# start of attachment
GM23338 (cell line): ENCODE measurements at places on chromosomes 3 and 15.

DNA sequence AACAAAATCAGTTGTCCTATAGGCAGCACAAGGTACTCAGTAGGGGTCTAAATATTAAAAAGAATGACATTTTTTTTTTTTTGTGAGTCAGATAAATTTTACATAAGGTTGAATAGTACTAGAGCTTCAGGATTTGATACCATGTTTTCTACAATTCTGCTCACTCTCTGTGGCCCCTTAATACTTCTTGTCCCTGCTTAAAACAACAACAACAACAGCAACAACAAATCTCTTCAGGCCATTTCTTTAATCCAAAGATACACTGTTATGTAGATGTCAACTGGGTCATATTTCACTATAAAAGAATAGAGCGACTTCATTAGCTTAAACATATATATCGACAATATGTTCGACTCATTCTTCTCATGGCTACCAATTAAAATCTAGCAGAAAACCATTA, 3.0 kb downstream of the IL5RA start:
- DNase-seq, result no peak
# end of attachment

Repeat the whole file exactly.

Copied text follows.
GM23338 (cell line): ENCODE measurements at places on chromosomes 3 and 15.

DNA sequence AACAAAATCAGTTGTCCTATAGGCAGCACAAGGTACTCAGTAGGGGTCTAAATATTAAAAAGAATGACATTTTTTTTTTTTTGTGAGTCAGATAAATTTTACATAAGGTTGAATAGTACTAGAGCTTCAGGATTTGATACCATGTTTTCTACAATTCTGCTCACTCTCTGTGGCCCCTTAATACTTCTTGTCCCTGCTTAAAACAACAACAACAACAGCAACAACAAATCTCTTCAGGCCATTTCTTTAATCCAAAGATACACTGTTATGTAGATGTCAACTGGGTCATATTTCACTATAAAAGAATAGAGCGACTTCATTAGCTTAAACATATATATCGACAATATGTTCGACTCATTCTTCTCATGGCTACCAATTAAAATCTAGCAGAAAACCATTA, 3.0 kb downstream of the IL5RA start:
- DNase-seq, result no peak